WEDNESDAY, July 30 (HealthDay News) -- The U.S. Food and Drug Administration has approved generic versions of Depakote delayed-release tablets (divalproex sodium) for the first time, according to a press release issued by the FDA this week.

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Use of Antibiotic Prophylaxis for Endocarditis Discouraged

TUESDAY, July 29 (HealthDay News) -- Antibiotic prophylaxis should no longer routinely be given to prevent infective endocarditis in patients undergoing dental and other medical procedures, according to updated guidelines published online July 28 in the Journal of the American College of Cardiology. The guidelines were jointly developed by the American College of Cardiology and the American Heart Association.

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Diabetes-Diet Link Examined in Trio of Studies

MONDAY, July 28 (HealthDay News) -- Increased consumption of fruits and vegetables may decrease the risk of diabetes mellitus, while increased consumption of fruit drinks may increase risk, and diets low in fat have no effect on development of diabetes, according to three articles published in the July 28 issue of the Archives of Internal Medicine.

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Exercise Is Key for Long-Term Weight Loss

MONDAY, July 28 (HealthDay News) -- Sustaining a 10 percent or more weight loss requires fairly high levels of physical activity in combination with reduced energy intake, according to an article published in the July 28 issue of the Archives of Internal Medicine.

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Nevirapine Dosing Studied in Breast-Feeding Moms with HIV

FRIDAY, July 25 (HealthDay News) -- In HIV-infected mothers, risk of HIV transmission to their uninfected breast-feeding infants may be reduced by a prolonged postpartum course of nevirapine, according to an article published in the July 26 issue of The Lancet.

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HIV Transmission Possible Despite Effective Treatment

FRIDAY, July 25 (HealthDay News) -- While individual risk of HIV transmission per sexual encounter is fairly small when one partner is effectively treated and the other is seronegative, the rate of transmission over large numbers of sexual encounters may be substantial, according to research published in the July 26 issue of The Lancet.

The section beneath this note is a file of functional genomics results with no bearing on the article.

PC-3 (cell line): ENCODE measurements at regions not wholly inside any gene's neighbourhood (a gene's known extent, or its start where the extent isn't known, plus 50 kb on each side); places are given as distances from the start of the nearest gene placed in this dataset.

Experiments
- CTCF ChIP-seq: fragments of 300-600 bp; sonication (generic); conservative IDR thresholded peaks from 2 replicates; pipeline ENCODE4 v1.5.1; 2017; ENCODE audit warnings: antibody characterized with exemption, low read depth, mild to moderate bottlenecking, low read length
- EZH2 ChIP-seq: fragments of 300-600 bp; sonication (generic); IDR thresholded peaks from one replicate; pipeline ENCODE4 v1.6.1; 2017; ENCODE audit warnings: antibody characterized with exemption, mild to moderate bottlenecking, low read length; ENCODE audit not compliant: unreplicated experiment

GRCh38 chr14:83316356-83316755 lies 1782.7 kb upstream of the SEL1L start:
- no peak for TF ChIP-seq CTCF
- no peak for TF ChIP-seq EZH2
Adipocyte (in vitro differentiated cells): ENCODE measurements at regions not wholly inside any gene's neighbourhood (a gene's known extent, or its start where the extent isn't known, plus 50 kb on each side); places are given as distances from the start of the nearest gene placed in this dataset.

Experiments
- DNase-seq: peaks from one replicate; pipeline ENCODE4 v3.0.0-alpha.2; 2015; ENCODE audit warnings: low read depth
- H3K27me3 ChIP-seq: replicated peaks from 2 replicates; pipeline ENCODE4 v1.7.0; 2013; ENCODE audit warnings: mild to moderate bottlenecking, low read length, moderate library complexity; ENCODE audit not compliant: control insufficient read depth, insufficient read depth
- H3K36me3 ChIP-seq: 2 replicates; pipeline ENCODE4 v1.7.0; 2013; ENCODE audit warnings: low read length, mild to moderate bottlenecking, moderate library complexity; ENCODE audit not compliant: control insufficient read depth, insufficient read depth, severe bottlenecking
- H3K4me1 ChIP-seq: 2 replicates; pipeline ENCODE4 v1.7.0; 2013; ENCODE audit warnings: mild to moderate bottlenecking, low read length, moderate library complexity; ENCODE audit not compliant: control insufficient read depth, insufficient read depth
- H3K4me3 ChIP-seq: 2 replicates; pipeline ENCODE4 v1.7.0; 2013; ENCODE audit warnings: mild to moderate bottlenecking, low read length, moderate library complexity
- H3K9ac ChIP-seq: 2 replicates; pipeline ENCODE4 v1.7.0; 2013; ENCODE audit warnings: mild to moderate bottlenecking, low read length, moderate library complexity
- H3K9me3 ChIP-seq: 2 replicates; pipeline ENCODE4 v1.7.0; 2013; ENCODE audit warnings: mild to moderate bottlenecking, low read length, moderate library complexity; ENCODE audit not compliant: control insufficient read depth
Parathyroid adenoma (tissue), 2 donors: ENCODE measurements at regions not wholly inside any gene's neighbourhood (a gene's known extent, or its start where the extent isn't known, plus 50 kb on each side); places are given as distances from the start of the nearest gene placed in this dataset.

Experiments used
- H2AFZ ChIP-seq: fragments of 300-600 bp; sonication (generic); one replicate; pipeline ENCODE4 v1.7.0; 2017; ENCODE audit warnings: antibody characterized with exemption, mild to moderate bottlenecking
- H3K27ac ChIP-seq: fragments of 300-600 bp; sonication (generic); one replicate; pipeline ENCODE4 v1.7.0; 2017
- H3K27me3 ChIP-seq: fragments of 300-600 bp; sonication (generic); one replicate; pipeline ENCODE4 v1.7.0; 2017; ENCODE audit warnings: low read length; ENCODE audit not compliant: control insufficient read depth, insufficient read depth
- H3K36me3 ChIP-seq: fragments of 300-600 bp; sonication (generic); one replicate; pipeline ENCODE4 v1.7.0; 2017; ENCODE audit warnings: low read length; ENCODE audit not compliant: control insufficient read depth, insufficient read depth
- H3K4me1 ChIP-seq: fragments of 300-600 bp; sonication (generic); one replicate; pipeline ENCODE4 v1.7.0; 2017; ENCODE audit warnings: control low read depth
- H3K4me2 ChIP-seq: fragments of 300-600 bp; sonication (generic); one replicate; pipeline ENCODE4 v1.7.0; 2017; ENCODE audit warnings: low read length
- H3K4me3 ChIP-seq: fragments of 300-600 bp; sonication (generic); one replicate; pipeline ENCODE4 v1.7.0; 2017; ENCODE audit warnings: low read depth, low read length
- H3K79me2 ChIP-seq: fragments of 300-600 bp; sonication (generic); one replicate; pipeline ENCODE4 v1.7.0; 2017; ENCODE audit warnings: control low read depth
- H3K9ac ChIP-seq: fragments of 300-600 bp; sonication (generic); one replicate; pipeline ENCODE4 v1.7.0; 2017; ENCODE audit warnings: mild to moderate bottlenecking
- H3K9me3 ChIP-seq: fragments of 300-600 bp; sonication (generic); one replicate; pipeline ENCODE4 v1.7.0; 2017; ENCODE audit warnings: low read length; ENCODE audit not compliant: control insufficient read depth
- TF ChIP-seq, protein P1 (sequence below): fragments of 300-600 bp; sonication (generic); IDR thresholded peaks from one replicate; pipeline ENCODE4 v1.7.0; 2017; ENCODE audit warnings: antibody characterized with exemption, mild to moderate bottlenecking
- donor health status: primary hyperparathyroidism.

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Timing Is Crucial in Measles Vaccination

FRIDAY, July 25 (HealthDay News) -- The age at which the protective effect of maternal measles antibodies wears off varies widely from region to region and should be taken into account when formulating optimum immunization strategies, according to an editorial published online July 24 in BMJ.

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HIV Survival Increases with Antiretroviral Therapy

FRIDAY, July 25 (HealthDay News) -- Significant declines in mortality and an increase in life expectancy have been seen among HIV-positive patients using combination antiretroviral therapy, according to study findings published in the July 26 issue of The Lancet.

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Population Policy Key to Environmental Protection

FRIDAY, July 25 (HealthDay News) -- Controlling population growth by providing better access to contraception could help combat global warming by reducing greenhouse gas emissions and the human strain on the world's resources, according to an editorial published online July 24 in BMJ.

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Postmenopausal Estrogen May Increase Reflux Symptoms

THURSDAY, July 24 (HealthDay News) -- Estrogen therapy in postmenopausal women may slightly increase the incidence of gastroesophageal reflux, according to research published in the July issue of Gastroenterology.

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Timing of Lymph Node Dissection Studied in Breast Cancer

THURSDAY, July 24 (HealthDay News) -- The timing of axillary lymph node dissection does not affect the number of lymph nodes recovered or long-term complications in patients with breast cancer that has metastasized to the sentinel lymph nodes, according to a report in the July 20 issue of the Journal of Clinical Oncology.